Taboo – 7th Online Performance Art Festival

I was thrilled to participate in the 7th annual online performance art festival on February 11th, 2018.  “Taboo” was a visual exploration of stigma towards women’s health. The piece was broadcasted live and around 15 people tuned in to see the improvisational performance. I had originally wanted four male players for the piece, but due to weather and other circumstances I ended up being one of the participants, as well as my husband. I am constantly thankful for his support in my zany art. The piece is still up online so go check it out and let me know what you think!

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Taboo

  • duration: 10 min
  • watch: 11th February 2018 at 9 pm UTC

DESCRIPTION: Four anonymous male figures are guided to move feminine products (clean unused ones) around as a commentary on the taboo of a women’s period in today’s society and to bring attention to the stigma of these so-called luxury items and the reproductive cycle. Using parameters as prescribed by the improvisational form “object chess” the players will spontaneously engage with the objects to create new connections between the players and the objects. Players take turns placing objects into a field. There are three options. 1. Introduce a new object, 2. Move an object already in play, or 3. Introduce themselves as an object (in this case their hand). There will be three, three minute rounds, in which a different cast of objects will appear in each round.

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Nesting – A Sacred Mixed Media Art Workshop

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I had the opportunity to co-lead the art focused Creative Playshop at “The Body Now” Summer Retreat with Turning the Wheel this past week. It was a treat to guide our intimate class through the stages of creating a beautiful mixed media sculpture. The theme this year was “Living our Joy” and after much deliberating me and my creative partner, Dodi, settled on creating nests this year.

Nests are such a powerful image of growth and home. They encapsulate so many aspects of a healthy life. Manifesting, nurturing, protecting, growing, snuggling, nesting. Dodi and I steered our lovely group of participants into new relationships with the materials and their own inner artist. My personal agenda for the Creative Play session was to spark a new way of relating to art in the individuals. We played with the materials beyond the visual realm, relating to the way they felt, the way they resonated, the way they brought us joy.

At the end of the week each person had a perfect little capsule of the joy from the class filled with intention and beauty. I’m always shocked at the buoyant creativity each person brings to the table. Each nest was a unique expression of the creator. I modeled the steps each day by creating my own nests. We had two options for creating. One started with a decoupage bowl base, and the second started with a paper bag. I ended up creating two, while everyone else dove deeply into one creation, which lead to a wonderful depth in the sculptures. That being said I’m still very happy with my two little treasure nests.

We ended the week with a showcase at the closing celebration.  Watch the Video Here.

Huge shoutout to Dodi for being the best mentor and partner in guiding this class. Love you!

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My two nests side by side. The top is made from a paper bag and the bottom is decoupage.

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Each magical addition added to the story and the joyful power.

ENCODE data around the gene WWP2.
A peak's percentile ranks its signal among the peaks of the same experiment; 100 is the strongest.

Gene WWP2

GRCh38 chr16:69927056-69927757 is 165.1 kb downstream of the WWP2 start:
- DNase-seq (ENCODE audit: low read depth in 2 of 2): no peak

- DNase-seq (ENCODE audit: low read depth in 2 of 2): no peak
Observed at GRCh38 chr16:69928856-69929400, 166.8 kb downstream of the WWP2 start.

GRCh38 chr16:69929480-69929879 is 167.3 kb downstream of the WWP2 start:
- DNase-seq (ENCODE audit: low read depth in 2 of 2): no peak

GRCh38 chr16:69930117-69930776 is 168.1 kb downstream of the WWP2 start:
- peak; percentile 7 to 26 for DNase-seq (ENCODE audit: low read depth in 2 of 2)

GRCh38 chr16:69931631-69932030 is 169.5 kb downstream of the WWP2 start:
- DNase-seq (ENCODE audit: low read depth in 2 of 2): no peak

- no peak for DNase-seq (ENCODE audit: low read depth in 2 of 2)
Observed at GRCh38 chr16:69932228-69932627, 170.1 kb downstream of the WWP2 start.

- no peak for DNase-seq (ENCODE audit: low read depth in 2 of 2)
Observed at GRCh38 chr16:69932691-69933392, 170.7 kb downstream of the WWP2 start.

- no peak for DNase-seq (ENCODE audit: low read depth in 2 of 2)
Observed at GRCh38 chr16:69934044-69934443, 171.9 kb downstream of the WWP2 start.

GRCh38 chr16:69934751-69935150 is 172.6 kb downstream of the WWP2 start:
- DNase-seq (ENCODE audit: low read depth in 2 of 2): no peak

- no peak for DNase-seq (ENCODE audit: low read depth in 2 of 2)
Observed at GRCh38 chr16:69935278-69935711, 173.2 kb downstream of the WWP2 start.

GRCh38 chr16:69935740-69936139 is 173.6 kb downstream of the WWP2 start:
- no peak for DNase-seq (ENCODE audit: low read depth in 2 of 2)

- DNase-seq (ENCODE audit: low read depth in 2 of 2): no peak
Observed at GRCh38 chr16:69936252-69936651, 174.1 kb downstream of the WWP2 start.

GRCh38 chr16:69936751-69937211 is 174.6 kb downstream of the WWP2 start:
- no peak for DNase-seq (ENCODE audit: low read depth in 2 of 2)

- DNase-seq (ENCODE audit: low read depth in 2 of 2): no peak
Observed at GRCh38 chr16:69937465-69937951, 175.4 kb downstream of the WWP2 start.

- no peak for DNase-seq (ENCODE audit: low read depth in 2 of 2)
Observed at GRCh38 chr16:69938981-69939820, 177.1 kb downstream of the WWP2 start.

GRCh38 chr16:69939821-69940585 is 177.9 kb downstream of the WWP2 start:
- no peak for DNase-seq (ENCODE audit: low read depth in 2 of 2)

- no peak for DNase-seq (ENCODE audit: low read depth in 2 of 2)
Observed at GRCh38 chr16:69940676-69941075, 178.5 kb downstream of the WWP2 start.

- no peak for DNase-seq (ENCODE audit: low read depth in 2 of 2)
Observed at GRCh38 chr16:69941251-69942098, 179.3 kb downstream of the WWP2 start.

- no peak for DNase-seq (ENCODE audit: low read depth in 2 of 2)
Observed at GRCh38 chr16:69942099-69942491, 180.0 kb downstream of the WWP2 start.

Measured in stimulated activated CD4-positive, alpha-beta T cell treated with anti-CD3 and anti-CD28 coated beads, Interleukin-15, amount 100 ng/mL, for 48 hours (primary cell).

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On day three we shared our joy with each other by creating tokens for another persons nest. I cherish my token from Suzanne!

Sad to miss out? You can sign up for next years camp right now! Check it out.

 

Zen Playground: Inspiration, Analysis, and Interpretation

It is as difficult to understand Zen Gardens as it is to understand one’s own self. (Parkes, p.10)

Zen Playground” was a performance I created in December and various different inspirations were synthesized to create my final project. Artists discussed in classes, concepts discovered in other lectures, and previous aspirations from my own life came together to create this performance piece. The performance revolves around three key ideas: physicality, inspiration from children, and appropriating Zen imagery for a western audience. The original concept came to me many years ago when I discovered this small play area that evoked the image of a Zen garden to me.  The work had been bubbling away in my mind since I had first found the playground back in high school. The play park had a series of small rocks alongside various play apparatuses in an somewhat circular space. I immediately was struck with the idea of recreating a Zen-like garden in the playground. Since this initial inspiration I have learned more about Zen and have created a clearer vision for my appropriation of the Zen garden concept.

Several artists from the Gutai movement sparked my interest from Ming Tiampo’s article Gutai: Decentering Originality, because they drew their inspiration from youth. Murukami Saburo’s “At One Moment Opening Six Holes” from 1955 was originally inspired by his son throwing a tantrum and ripping through the paper screen in their home. This work is extremely provocative because of the amount of physical involvement the artist had on its creation. Watching the artist struggle his way through a series of screens is almost painful to watch. At the end of his performance he is panting and sweating in front of his audience. The Gutai movement is deeply entwined with two of the main principles for my own performance- physicality and children. “Early Gutai sought originality by investigating the nature of creativity. One place they looked to as a model was children’s art, (Tiampo, p.24)” I wanted to use the children’s playground to this same affect, drawing inspiration from where children play rather than how they play.